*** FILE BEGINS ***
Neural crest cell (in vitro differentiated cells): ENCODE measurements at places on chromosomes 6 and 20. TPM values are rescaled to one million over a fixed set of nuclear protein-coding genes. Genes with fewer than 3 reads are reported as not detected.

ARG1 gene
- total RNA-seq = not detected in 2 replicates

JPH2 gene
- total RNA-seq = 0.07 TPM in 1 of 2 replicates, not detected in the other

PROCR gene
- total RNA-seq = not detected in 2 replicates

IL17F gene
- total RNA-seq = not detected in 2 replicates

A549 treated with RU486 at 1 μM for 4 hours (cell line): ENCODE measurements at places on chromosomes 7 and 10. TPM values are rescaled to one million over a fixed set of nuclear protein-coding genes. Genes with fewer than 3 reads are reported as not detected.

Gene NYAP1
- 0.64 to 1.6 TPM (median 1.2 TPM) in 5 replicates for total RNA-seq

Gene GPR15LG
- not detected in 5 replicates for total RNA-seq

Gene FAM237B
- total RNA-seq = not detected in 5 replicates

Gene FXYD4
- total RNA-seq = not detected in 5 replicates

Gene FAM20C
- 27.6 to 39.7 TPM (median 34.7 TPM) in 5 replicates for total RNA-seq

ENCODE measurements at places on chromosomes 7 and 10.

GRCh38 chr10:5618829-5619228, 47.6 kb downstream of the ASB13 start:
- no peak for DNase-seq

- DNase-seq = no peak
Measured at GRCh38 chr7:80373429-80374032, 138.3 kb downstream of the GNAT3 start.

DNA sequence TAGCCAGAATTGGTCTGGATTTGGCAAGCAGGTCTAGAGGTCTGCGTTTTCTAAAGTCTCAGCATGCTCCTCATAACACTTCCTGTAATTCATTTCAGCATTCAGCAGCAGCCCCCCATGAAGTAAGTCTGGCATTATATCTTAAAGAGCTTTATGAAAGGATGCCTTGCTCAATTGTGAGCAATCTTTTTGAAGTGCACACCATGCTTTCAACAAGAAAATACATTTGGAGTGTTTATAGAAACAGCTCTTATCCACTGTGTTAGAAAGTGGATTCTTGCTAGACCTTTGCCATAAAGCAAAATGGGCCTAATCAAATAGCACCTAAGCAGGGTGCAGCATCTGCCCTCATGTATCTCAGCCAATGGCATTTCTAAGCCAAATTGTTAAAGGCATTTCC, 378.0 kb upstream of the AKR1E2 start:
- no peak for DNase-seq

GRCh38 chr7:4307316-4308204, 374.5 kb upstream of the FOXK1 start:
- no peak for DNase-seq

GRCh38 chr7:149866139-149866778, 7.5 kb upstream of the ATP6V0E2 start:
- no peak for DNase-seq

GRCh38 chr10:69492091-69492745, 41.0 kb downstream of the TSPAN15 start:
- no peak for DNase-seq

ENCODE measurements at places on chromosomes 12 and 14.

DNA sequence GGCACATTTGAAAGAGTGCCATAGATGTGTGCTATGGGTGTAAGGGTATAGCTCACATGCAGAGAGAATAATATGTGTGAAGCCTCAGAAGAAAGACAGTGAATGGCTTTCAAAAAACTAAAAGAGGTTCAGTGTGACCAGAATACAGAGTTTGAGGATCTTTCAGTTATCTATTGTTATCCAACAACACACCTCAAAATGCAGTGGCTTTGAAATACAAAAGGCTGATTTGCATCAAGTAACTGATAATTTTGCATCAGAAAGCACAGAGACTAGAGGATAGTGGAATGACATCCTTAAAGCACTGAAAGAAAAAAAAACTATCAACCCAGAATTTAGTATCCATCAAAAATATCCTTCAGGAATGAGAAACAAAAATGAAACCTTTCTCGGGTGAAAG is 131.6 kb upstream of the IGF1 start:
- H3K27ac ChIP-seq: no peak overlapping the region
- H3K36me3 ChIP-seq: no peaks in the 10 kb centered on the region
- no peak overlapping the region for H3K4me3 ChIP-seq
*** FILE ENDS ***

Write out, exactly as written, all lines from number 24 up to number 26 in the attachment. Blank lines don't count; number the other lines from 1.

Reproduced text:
- DNase-seq = no peak
Measured at GRCh38 chr7:80373429-80374032, 138.3 kb downstream of the GNAT3 start.

DNA sequence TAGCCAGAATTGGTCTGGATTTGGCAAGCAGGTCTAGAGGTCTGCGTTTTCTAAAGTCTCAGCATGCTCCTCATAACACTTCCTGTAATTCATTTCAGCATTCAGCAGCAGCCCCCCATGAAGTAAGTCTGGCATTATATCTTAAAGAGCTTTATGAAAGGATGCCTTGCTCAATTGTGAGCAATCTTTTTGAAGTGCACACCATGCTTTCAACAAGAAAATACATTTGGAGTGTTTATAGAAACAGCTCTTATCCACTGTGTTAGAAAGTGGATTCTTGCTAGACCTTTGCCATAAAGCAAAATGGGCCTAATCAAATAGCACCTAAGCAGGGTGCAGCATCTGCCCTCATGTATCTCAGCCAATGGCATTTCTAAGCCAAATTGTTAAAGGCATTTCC, 378.0 kb upstream of the AKR1E2 start: